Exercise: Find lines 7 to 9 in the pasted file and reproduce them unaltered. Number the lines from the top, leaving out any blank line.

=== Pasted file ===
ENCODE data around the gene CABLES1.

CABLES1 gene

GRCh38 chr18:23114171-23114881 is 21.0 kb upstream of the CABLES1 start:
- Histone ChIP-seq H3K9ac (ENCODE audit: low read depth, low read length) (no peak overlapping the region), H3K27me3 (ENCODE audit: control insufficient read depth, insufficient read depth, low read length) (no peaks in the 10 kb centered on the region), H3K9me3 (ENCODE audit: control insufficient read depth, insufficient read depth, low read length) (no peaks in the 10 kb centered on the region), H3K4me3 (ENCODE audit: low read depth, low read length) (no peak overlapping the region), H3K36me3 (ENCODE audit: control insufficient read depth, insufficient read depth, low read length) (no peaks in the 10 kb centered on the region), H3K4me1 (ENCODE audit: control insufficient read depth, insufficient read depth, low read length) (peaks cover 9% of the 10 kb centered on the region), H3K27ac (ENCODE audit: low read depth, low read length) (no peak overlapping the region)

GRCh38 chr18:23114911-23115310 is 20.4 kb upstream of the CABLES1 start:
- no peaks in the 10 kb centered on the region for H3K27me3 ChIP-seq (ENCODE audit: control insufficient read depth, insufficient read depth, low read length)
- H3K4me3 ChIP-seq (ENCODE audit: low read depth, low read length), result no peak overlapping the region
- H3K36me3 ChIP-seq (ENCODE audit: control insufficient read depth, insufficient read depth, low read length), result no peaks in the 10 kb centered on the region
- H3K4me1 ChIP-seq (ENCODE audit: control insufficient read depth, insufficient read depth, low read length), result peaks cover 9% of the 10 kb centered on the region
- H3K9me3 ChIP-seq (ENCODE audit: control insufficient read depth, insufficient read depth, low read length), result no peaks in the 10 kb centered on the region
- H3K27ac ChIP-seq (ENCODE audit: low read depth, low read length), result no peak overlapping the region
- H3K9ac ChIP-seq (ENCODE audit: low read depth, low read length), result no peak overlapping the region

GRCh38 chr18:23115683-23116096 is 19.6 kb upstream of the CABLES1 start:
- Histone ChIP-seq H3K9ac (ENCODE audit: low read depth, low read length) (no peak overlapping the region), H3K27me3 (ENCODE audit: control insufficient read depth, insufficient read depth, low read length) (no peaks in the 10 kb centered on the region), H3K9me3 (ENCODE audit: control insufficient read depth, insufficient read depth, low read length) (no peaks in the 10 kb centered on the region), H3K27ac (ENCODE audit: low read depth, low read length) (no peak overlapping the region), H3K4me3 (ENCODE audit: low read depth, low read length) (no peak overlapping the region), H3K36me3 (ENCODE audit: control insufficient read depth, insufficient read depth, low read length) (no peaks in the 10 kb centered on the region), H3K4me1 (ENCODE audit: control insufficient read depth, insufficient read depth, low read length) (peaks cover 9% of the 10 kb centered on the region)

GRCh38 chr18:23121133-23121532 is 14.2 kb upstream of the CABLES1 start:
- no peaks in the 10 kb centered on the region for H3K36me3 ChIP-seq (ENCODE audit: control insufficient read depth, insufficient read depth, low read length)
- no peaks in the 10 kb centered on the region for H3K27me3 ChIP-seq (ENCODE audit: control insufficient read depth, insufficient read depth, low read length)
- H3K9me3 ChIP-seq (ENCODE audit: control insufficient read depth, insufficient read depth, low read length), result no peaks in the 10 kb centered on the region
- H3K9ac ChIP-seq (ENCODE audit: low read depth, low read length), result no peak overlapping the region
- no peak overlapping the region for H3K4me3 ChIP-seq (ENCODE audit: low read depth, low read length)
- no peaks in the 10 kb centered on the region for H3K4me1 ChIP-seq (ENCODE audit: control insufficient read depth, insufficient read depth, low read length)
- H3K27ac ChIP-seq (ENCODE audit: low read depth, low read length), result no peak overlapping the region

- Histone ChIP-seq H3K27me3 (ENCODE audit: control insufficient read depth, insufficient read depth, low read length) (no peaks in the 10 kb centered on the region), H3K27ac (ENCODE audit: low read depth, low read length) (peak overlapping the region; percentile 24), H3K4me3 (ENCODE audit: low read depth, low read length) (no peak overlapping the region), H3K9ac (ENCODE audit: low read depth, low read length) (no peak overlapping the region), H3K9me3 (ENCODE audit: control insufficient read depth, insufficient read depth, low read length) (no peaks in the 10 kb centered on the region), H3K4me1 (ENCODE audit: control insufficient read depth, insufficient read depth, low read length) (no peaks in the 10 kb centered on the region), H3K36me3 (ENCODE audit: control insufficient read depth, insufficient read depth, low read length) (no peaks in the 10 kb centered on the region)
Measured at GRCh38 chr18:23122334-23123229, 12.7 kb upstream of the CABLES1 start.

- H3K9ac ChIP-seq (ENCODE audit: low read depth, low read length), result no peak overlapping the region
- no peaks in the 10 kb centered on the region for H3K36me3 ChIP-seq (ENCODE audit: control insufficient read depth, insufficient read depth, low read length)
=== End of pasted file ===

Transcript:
- H3K4me3 ChIP-seq (ENCODE audit: low read depth, low read length), result no peak overlapping the region
- H3K36me3 ChIP-seq (ENCODE audit: control insufficient read depth, insufficient read depth, low read length), result no peaks in the 10 kb centered on the region
- H3K4me1 ChIP-seq (ENCODE audit: control insufficient read depth, insufficient read depth, low read length), result peaks cover 9% of the 10 kb centered on the region